The world of advertising is a dangerous place. It is populated with a species known for their fragile, inflated egos more than their rudimentary skill or creative talent. They pride themselves on being charming fraudsters. These con-artists come with a sharp tongue and flexible ethics. They’ll sell you a dead cockroach for the price of an emerald, and make it look like a bargain. You’ll go home with empty pockets but with a contended smile on your face. They offer what the saints, with their undecipherable sermons and heavenly connections, couldn’t deliver.
They will sell you happiness, peace and satisfaction. Even if it lasts for a minute, it’ll be worth it. But if you, the gullible customer, aren’t content with the worldly pleasures and are dying for more. Something like carbon candy or instant immortality, I’d suggest you ask them nicely. They won’t say no.
When it comes to acquiring accounts they don’t care if they have to beg, borrow, steal or lie, cheat and even kill. You think screaming murder is taking it a bit too far. That I am exaggerating for poetic effect. That’s because you haven’t seen them all together, mull over ideas and strategies. They make the crusaders look like old men in soiled diapers. You will learn to trust me if you hear their predatorial voices discussing plots of expansion in the sacred dungeon where the board of directors drink and talk. Talk and drink.
Always smoking, always thinking.
Ruthless is their middle name. Jackass is what their juniors call them. They are “Douche bags” to their female colleagues. True, their mamas wouldn’t be so proud. But these gods of “doubtful character” don’t care. If they can get a fair price, they’ll sell their mamas too.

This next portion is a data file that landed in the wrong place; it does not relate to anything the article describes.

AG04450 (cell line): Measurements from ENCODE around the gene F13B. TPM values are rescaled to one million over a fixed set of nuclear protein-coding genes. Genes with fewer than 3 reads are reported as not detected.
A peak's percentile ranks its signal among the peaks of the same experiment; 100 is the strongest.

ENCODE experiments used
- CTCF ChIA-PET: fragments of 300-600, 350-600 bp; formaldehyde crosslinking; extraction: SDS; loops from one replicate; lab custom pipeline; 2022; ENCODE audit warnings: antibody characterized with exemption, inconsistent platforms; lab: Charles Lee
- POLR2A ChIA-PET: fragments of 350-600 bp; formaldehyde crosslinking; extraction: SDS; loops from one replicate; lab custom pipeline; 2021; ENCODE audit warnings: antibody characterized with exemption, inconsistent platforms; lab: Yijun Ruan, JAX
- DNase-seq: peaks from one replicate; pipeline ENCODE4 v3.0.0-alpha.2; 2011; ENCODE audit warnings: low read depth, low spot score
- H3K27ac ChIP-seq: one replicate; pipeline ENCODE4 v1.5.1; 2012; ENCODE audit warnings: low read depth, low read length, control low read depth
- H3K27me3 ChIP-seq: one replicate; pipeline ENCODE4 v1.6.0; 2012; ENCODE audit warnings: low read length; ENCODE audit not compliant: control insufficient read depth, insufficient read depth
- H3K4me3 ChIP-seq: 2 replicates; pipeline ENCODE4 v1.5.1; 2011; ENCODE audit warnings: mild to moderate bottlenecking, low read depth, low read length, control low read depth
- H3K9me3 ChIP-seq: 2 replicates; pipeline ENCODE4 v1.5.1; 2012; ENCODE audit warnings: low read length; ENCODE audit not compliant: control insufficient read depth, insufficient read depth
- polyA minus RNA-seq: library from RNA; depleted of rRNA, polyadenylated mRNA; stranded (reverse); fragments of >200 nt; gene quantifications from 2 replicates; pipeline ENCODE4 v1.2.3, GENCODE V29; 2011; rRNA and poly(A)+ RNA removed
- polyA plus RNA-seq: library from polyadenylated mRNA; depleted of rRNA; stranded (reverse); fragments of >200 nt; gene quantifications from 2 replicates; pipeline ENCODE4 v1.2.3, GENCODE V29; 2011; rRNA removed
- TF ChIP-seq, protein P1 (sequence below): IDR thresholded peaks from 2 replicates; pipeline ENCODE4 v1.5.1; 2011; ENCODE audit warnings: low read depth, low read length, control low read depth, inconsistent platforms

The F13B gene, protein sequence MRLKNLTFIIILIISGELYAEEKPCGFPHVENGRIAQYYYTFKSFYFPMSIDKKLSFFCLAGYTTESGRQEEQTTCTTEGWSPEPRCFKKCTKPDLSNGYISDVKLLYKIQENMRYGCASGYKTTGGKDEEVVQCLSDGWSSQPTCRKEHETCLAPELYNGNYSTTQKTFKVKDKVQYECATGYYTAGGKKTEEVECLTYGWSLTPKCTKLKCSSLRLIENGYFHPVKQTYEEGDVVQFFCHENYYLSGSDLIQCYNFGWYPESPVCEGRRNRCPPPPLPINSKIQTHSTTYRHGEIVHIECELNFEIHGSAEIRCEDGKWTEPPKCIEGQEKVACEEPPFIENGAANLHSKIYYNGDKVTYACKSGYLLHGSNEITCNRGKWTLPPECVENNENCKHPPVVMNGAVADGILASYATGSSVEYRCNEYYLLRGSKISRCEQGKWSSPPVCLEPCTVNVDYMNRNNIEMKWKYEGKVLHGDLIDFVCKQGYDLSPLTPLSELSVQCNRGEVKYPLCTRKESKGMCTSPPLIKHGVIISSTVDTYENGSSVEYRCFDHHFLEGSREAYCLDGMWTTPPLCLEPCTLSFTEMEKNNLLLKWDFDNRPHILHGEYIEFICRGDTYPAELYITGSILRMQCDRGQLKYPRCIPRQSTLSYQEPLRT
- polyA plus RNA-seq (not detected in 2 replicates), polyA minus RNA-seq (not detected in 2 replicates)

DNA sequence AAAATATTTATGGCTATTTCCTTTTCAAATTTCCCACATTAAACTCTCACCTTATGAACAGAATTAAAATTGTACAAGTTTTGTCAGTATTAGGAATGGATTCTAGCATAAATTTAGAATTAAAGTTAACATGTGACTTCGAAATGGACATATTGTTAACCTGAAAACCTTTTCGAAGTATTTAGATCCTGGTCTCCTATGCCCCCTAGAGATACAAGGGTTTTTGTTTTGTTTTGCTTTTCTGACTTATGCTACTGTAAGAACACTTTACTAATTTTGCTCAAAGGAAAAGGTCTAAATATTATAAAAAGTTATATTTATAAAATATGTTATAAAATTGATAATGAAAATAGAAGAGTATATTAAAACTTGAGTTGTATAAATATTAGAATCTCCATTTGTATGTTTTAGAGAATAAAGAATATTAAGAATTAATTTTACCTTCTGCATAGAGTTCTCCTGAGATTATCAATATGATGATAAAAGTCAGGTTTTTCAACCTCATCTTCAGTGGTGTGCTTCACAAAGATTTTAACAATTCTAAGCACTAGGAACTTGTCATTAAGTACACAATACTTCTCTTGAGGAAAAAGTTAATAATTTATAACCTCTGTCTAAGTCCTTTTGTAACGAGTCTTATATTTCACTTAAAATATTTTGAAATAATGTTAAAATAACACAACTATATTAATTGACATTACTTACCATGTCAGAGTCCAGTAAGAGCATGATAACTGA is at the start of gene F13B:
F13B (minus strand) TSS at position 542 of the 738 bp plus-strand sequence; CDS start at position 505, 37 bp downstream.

Add to the mix a few mugs of insecurities, some buckets of desperation with a generous chunk of self-doubt thrown in and you’ve got yourself a peculiar tribe of advertising interns. I should know. I am one of them.
Our tribe is as varied as a mixed fruit salad. There are literature majors, students from mighty institutions of mass media, friends and relatives of the management. There are some who have a way with words and some who have a knack for being at the right place at the right time. I am pretty sure there’s also a lawyer. We prance around in showy, sufficient clothes and comfortable sandals. Some wear suits that can put the management team to shame. Our social life is non-existent, hooking up is random and partying is a pleasant compulsion.
We are an ambitious lot lured to the land of advertising by the promise of easy money, rivers of alcohol and infinite game. It is a glamorous field, no doubt about that, at least in principle. And the clients are idiots who don’t know what’s good for them. That is something all agencies have agreed on.
We are not trusted with any real work. We are an errand-running, paper-pushing, cell phone-toting pack of drivel creators the agency can do without. Our main job is to shower praises on the real workers while learning as much as we can. We act as their ego-boosters (or arse-kissers) that are ready to worship the ground they walk on.
The copywriters, the art team and the account-handlers do all the work while we cheer them on to their fat paychecks, coronaries, divorces and sometimes the eventual mid-life crisis.
We are overworked and underpaid. No benefits, no respect. But we don’t mind because we are just biding our time. Soon we’ll have our offers and we will usher in an era of excellence and innovation that’ll take the world by storm. The industry pundits will sit up and take notice. Not all the interns will make it to the ‘Promised Land’ of course. Some will quit, unable to cope with the pressure and demands of the job. Others will be shown the door and advised to pursue simpler professions. But those who do make it to the top will realize that it was all worth the wait. The late-nights, the rotten relationships, the snide remarks, the back-stabbing, all that smoke and alcohol will mean something.
Walking through these hallowed corridors of my ramshackle yet revered agency I smile a subtle smile. I am taking coffee to the senior copywriter who’s waiting for his morning fix in a cramped cabin. Little does he know; today he’ll get more than he hoped for. I have an idea that’ll blow his mind and land us the coveted account everyone’s drooling for. I stop, take a deep breath and just as I am about to knock, I realize just how close I am to the ultimate dream. I’m almost there, almost.